Tuesday, September 02, 2008

The End of Science Fiction (yet again)

The Fix's Nader Elhefnawy offers The End of Science Fiction (Part One), the first three of "five big arguments for a bleak view of the genre's prospects that certainly merit consideration." These three - The End of Science, Changing Expectations, and The Life Cycle of Genres. He draws from John Horgan's The End of Science: Facing the Limits of Knowledge in the Twilight of the Scientific Age, Bruce Sterling's preface to Burning Chrome, and John Barnes's Helix column on science fiction as an “undead” genre (itself a fascinating read.)

I enjoyed the article, which if nothing else points to a lot of equally enjoyable essays and opinions, but I think the usefulness of this sort of thing is drying up for me. Is science fiction dying? From where I stand it appears to be exploding, but even if it is dying, what am I supposed to do with that? I'm reminded of the final lines from H G Wells' the Time Machine. "If that is so, it remains for us to live as though it were not so. But to me the future is still black and blank..."

Here's to a black, blank future!

9 comments:

Unknown said...

Exactly. The reports of SF's death have been greatly exaggerated in the past, and one can't really be sure anyway until it's post-mortem time (and what genre if not SF/F could arrange for a resuscitation?).

What's interesting to me about all these musings on the fate of the genre is the sociological comment it provides. I get the feeling that commentators in the future may look back at all this (and that in itself is an optimistic assumption, perhaps) and say, "Boy, these guys were really worried about what they were doing on a self-conscious level, about the longevity and health of their verbally-shaped dreams. Let's examine what this means in the context of the time's social, political and philosophical currents." And then they'll come up with all sorts of interesting (maybe psychological) causes, which, if we could travel to the future, would probably be as wild as any SF we can envision today (because we're too trapped in the present to realize them, and by the future they will be distorted by history)!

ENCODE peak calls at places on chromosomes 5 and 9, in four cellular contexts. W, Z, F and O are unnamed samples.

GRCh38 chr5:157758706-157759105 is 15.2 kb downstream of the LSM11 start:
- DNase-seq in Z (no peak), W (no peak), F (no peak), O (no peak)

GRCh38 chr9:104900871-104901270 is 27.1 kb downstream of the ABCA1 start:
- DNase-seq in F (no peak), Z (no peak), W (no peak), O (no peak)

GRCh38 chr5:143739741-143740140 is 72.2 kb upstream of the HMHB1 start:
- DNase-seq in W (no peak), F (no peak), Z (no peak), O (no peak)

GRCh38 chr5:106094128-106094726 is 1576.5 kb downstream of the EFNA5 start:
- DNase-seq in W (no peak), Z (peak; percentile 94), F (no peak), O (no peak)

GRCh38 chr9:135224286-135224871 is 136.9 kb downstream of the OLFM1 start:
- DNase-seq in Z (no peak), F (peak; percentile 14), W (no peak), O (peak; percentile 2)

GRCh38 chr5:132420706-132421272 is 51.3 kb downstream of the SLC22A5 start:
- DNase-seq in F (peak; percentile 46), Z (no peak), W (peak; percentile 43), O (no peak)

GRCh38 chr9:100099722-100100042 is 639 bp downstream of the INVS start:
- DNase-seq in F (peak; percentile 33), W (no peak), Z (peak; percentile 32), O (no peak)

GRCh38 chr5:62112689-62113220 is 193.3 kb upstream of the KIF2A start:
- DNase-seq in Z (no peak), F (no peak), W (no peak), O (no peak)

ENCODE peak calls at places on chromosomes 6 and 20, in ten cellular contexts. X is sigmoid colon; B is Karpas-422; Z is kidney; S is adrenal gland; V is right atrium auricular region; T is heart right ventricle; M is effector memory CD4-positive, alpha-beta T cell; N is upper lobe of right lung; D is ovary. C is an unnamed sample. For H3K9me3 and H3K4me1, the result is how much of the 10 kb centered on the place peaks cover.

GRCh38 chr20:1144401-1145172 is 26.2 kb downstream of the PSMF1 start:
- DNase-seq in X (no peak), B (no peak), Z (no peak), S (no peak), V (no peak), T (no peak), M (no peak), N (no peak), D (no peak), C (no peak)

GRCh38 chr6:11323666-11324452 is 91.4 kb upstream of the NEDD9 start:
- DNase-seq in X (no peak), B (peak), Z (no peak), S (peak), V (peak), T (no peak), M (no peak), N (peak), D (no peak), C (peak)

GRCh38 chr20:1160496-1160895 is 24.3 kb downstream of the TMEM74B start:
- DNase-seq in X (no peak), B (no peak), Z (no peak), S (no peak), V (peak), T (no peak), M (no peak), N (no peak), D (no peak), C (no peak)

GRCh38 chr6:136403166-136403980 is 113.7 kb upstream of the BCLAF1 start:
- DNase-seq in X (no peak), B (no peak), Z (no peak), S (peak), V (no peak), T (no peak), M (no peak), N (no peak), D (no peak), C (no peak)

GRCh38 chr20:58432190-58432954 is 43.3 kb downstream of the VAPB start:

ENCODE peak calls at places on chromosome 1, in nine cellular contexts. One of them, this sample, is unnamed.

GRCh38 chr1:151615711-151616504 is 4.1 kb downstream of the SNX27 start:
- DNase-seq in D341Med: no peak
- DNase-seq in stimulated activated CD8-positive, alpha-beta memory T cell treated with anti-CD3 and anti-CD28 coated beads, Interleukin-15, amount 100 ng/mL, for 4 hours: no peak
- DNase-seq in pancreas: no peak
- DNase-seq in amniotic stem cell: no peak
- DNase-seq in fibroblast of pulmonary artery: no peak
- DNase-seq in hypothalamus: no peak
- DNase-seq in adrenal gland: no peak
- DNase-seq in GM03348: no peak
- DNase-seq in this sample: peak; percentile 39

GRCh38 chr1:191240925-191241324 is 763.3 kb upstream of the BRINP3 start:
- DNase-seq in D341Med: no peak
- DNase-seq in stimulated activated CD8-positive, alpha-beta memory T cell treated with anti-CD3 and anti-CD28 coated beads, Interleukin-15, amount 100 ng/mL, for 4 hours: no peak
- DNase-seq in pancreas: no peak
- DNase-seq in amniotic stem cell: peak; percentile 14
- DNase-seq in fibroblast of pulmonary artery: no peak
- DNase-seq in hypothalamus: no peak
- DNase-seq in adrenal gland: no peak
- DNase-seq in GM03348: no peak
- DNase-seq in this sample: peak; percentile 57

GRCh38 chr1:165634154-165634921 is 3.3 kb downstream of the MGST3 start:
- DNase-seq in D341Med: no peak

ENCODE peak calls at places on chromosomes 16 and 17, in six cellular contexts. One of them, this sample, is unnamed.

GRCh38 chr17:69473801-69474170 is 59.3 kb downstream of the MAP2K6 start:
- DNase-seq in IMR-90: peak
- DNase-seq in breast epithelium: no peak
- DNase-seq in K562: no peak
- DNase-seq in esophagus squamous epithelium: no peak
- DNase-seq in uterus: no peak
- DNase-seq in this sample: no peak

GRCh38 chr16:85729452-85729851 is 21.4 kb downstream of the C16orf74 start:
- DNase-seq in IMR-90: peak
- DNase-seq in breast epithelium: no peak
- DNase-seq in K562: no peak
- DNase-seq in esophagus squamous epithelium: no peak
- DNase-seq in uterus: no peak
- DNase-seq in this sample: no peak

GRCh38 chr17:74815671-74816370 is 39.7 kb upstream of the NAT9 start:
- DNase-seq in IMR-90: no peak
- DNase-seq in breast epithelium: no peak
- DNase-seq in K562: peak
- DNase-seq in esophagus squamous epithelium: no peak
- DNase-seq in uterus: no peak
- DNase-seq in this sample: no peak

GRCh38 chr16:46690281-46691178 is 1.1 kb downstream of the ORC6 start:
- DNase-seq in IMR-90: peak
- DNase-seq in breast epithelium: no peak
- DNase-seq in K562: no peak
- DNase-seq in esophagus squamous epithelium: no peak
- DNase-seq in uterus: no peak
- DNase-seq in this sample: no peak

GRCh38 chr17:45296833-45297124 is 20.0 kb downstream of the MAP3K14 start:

Lou Anders said...

Exactly on your exactly. And Barnes' contention that we're an "undead" genre are fun in an academic context, but don't really matter to the wealth of readers currently enjoying contemporary SF.

Unknown said...

Right. Btw, have you read John Horgan's The End of Science?

I didn't find it very stimulating on an intellectual level or relevant in a sociological way, except, as before, unwittingly.

Lou Anders said...

I have not, and what Elhefnawy says about it doesn't inspire me to. But in 99, I had a friend, a theoretical physicist, tell me that pretty much everything had been done, and apart from a few arguments about the first picoseconds of existence, it was all in the bag. A year later he was into string theory and utterly retracted his previous statement.

ces said...

Science fiction dead? Tell that to the people standing in lines that go out the door of bookstores with author readings/signings.

Like Mark Twain said, "The announcement of my death has been greatly exaggerated." (or something like that anyway)

ces said...

And on an unrelated topic . . . The Seattle Times Newspaper Business Section had a LONG article about Neal Stephenson, and I just got my Locus whose front cover is Neal Stephenson. I never realized that he is from Seattle! And more than just a science fiction author too!!! Fascinating, fascinating.

Lou Anders said...

And a science fiction author charting new territory and getting massive mainstream respect too.

Unknown said...

Lou, speaking as someone who studied theoretical physics, let me totally concur -- with your friend's retraction! There is actually a brutal amount of things we don't yet understand. Kaku's stuff is good (I heard you mention him in the podcast [the volume of your voice seemed low throughout, btw, a technical thing I'm sure]) but for one of the best summaries of the current state of understanding (including M-theory etc.) see the first chapter (only 15 pages) of Lee Smolin's 2006 THE TROUBLE WITH PHYSICS. Let me know if you're interested in it and I can try to get it to you (just that chapter, titled "The Five Great Problems in Theoretical Physics") by e-mail :-)

Lou Anders said...

I'd love to know what the "Five Great Problems" are. My sense, talking to my friend, though, is that what these guys actually do is so far above anything that is put in layman's terms for my benefit as to almost be an entirely different discipline! I always prided myself on being able to make it to his third sentence before I was lost.